Creatine supplementation (11.4g) with glycerol (1g/kg; per se effective[394][395]) and glucose (75g) in endurance runners in the heat appears to attenuate the increase in internal temperature associated with an increase in total body water of 0.71+/-0.42L, while performance (VO2 max and running economy) were unaffected over 30 minutes.[3] Creatine is effective without glycerol (20g daily with 140g of glucose polymer over a week),[346] again without an improvement in physical performance.

Studies with animal and cellular models demonstrated positive effect of creatine ingestion on neurodegenerative diseases. These effects have been attributed to improved overall cellular bioenergetics due to an expansion of the phosphocreatine pool [50]. Creatine deficiency syndromes, due to deficiency of glycine amidinotransferase and guanidinoacetate methyltransferase, can cause decreases or complete absence of creatine in the central nervous system. Syndromes of this nature have the possibility to be improved by supplementing orally with creatine. Brain creatine deficiency resulting from ineffective crea T1 has been shown not to be effectively treated with oral creatine supplementation [51]. Additionally, oral creatine administration in patients with myopathies has shown conflicting results depending on the type of myopathy and creatine transport systems disorders [4].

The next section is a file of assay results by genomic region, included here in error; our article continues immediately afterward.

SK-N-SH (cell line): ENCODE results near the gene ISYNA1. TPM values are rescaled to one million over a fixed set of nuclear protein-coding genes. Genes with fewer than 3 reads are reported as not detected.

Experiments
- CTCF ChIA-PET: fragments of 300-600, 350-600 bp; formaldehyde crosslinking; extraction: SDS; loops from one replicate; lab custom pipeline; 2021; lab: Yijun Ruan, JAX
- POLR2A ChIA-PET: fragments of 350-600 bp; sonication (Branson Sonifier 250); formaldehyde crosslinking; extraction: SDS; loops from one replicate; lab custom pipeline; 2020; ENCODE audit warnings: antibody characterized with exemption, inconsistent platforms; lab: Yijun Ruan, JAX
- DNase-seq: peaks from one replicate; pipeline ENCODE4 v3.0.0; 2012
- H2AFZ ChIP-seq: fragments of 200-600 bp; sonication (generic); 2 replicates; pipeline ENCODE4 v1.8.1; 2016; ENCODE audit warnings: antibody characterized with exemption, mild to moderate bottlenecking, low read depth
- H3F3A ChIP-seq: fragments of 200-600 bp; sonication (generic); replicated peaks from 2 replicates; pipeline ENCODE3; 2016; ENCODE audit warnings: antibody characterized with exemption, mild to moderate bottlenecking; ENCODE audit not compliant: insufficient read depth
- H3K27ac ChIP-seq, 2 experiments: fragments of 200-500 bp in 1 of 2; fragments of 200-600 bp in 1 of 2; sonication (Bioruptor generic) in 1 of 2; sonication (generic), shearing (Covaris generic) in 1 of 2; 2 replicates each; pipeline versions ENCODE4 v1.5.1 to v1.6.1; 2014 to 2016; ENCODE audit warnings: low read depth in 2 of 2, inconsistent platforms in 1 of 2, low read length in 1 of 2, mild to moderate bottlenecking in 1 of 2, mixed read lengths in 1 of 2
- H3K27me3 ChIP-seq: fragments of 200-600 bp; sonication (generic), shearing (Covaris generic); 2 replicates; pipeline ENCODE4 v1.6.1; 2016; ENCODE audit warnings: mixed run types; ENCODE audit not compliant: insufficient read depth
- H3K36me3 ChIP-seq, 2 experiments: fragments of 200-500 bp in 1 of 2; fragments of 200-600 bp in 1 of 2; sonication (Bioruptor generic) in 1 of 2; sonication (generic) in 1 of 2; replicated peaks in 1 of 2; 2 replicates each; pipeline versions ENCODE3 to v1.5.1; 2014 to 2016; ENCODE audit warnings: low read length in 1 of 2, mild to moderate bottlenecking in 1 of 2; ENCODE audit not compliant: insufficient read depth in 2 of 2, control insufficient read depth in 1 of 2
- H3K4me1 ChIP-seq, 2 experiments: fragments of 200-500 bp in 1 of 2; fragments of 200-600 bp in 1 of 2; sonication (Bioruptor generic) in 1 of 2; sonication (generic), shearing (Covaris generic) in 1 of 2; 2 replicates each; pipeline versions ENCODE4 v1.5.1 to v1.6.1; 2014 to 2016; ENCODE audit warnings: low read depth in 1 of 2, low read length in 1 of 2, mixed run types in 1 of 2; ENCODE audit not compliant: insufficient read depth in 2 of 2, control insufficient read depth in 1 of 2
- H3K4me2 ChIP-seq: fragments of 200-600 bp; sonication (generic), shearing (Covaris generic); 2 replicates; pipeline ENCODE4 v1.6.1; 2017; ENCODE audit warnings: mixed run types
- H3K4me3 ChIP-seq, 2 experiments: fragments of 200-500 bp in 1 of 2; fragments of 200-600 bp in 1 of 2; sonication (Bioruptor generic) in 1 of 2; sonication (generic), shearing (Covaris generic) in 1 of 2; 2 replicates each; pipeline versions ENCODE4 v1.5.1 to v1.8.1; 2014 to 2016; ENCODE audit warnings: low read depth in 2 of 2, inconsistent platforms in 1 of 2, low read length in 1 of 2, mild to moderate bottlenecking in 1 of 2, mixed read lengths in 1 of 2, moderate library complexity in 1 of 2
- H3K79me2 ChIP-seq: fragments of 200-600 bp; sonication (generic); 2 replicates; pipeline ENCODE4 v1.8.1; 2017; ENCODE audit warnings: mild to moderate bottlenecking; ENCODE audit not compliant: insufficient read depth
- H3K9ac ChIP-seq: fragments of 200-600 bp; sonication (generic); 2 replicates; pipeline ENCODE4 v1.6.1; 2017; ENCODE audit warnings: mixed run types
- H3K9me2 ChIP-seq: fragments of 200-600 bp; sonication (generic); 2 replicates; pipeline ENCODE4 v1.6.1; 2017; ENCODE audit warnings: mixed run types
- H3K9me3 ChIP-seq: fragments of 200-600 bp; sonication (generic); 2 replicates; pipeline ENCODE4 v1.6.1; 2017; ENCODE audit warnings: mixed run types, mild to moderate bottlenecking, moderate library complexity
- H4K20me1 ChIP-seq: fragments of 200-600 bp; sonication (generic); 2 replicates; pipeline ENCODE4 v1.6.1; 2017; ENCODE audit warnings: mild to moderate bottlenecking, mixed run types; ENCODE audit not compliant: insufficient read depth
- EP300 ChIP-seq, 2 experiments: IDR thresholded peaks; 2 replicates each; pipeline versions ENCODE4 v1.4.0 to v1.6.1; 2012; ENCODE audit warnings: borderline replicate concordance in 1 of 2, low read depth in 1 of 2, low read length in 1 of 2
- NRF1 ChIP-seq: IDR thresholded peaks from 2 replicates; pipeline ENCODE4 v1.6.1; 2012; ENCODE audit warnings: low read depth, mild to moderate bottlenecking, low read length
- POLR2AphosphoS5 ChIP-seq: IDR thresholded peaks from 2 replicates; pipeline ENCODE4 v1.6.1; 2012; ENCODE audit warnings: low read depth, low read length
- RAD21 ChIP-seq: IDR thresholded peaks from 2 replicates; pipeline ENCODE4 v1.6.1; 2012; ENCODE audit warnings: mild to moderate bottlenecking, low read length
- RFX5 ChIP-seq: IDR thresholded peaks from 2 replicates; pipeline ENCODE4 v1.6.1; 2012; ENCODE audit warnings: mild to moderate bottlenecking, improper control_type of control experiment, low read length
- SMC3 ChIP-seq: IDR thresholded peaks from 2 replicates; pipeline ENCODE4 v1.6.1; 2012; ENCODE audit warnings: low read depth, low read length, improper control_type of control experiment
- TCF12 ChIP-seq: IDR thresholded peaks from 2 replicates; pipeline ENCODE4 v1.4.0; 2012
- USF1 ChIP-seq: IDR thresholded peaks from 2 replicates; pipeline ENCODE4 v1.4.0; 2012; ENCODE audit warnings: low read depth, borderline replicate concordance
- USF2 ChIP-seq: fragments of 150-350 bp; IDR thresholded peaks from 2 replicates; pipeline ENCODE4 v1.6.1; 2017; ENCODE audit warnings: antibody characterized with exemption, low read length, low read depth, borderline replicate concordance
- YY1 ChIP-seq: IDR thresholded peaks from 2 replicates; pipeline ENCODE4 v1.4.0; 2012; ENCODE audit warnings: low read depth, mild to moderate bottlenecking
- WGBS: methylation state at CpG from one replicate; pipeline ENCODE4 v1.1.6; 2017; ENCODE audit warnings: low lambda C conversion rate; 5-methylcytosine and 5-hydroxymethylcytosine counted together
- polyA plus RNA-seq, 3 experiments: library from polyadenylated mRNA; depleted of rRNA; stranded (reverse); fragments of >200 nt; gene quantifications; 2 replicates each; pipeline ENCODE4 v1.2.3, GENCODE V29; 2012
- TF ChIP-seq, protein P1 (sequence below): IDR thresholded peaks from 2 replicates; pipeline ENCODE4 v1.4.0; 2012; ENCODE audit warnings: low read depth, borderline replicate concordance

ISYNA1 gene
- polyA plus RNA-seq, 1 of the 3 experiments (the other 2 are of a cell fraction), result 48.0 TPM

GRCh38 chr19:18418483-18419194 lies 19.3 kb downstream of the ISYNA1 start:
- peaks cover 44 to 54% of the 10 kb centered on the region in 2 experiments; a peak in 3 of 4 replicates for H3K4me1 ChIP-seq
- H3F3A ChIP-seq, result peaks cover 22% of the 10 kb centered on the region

This is why I never understand why girls who don’t want to “get bulky” are told by trainers to do 3 sets of 10-12 (or 5 sets of 1,000 reps of bicep curls with a 1 lb pink dumbbell). While it’s difficult for women to gain any sort of size lifting in ANY rep range, if we were trying to gain muscle size, that’s EXACTLY what we would want to do (as it would be causing sarcoplasmic hypertrophy).
These effects are secondary to creatine being a source of phosphate groups and acting as an energy reserve. The longer a cell has energy, the longer it can preserve the integrity of the cell membrane by preserving integrity of the Na+/K+-ATPase and Ca2+-ATPase enzymes.[241][235][236] Preserving ATP allows creatine to act via a nongenomic response (not requiring the nuclear DNA to transcribe anything), and appears to work secondary to MAPK and PI3K pathways.[226]